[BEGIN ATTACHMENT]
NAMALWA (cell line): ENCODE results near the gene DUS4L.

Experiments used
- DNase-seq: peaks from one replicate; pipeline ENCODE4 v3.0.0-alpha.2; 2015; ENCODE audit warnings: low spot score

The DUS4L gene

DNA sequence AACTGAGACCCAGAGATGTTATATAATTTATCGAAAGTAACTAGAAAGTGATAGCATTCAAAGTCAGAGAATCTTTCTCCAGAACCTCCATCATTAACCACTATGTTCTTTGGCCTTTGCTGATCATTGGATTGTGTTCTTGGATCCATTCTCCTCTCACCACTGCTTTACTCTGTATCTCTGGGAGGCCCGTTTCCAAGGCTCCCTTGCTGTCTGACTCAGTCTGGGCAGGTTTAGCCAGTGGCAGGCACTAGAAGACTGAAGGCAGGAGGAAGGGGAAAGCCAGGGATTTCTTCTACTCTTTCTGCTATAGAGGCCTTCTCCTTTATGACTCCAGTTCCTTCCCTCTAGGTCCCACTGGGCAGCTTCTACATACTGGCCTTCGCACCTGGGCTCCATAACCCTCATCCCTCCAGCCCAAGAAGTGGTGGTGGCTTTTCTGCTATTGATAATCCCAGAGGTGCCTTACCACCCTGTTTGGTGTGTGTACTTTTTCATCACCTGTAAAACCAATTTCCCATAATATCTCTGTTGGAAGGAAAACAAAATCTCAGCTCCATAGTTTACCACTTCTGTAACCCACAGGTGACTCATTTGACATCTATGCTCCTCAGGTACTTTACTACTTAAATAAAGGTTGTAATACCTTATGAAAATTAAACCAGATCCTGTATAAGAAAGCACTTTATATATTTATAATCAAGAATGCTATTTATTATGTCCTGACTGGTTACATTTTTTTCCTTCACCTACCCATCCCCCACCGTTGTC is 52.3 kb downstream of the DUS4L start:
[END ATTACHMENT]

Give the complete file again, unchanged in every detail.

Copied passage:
NAMALWA (cell line): ENCODE results near the gene DUS4L.

Experiments used
- DNase-seq: peaks from one replicate; pipeline ENCODE4 v3.0.0-alpha.2; 2015; ENCODE audit warnings: low spot score

The DUS4L gene

DNA sequence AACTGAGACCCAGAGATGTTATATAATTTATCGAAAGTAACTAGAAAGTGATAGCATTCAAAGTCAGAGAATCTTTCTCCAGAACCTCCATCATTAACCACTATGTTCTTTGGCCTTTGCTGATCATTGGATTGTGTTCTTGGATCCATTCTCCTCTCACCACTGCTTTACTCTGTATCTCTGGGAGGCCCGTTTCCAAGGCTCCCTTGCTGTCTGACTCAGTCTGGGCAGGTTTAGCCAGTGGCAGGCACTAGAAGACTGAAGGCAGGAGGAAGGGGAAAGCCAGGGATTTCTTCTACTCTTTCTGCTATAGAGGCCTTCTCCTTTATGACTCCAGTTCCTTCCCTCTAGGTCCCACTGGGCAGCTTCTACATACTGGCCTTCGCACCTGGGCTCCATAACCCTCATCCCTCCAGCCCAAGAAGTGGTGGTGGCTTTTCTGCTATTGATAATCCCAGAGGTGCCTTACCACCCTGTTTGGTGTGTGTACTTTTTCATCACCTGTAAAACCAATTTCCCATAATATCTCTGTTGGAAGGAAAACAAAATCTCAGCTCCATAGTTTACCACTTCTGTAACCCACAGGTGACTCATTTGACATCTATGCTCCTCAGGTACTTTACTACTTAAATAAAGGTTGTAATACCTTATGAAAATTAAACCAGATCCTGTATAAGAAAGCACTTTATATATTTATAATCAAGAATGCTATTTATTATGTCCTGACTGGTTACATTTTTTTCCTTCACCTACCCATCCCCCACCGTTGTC is 52.3 kb downstream of the DUS4L start: